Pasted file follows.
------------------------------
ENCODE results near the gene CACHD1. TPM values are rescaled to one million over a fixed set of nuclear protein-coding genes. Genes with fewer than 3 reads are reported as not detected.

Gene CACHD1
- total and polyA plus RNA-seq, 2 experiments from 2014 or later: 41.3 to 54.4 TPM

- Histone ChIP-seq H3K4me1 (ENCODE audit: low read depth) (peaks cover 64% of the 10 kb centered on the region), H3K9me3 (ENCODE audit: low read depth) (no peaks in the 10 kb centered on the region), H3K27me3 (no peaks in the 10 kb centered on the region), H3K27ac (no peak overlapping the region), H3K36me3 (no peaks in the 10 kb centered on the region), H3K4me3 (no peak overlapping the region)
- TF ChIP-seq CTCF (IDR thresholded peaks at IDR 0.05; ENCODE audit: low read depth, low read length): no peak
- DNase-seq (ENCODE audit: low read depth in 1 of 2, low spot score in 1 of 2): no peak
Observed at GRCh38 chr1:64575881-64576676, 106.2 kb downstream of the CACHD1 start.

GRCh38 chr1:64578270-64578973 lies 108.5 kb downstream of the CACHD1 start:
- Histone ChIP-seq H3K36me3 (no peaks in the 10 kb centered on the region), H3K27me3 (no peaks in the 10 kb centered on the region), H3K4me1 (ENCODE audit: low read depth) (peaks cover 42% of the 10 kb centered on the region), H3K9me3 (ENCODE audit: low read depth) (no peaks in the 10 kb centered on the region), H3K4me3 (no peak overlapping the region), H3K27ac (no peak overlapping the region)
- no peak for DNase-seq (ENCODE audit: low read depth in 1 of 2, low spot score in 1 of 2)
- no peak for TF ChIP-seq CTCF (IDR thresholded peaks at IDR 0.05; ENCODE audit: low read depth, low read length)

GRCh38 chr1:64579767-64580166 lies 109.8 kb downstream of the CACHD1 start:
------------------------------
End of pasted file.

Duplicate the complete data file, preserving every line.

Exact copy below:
ENCODE results near the gene CACHD1. TPM values are rescaled to one million over a fixed set of nuclear protein-coding genes. Genes with fewer than 3 reads are reported as not detected.

Gene CACHD1
- total and polyA plus RNA-seq, 2 experiments from 2014 or later: 41.3 to 54.4 TPM

- Histone ChIP-seq H3K4me1 (ENCODE audit: low read depth) (peaks cover 64% of the 10 kb centered on the region), H3K9me3 (ENCODE audit: low read depth) (no peaks in the 10 kb centered on the region), H3K27me3 (no peaks in the 10 kb centered on the region), H3K27ac (no peak overlapping the region), H3K36me3 (no peaks in the 10 kb centered on the region), H3K4me3 (no peak overlapping the region)
- TF ChIP-seq CTCF (IDR thresholded peaks at IDR 0.05; ENCODE audit: low read depth, low read length): no peak
- DNase-seq (ENCODE audit: low read depth in 1 of 2, low spot score in 1 of 2): no peak
Observed at GRCh38 chr1:64575881-64576676, 106.2 kb downstream of the CACHD1 start.

GRCh38 chr1:64578270-64578973 lies 108.5 kb downstream of the CACHD1 start:
- Histone ChIP-seq H3K36me3 (no peaks in the 10 kb centered on the region), H3K27me3 (no peaks in the 10 kb centered on the region), H3K4me1 (ENCODE audit: low read depth) (peaks cover 42% of the 10 kb centered on the region), H3K9me3 (ENCODE audit: low read depth) (no peaks in the 10 kb centered on the region), H3K4me3 (no peak overlapping the region), H3K27ac (no peak overlapping the region)
- no peak for DNase-seq (ENCODE audit: low read depth in 1 of 2, low spot score in 1 of 2)
- no peak for TF ChIP-seq CTCF (IDR thresholded peaks at IDR 0.05; ENCODE audit: low read depth, low read length)

GRCh38 chr1:64579767-64580166 lies 109.8 kb downstream of the CACHD1 start: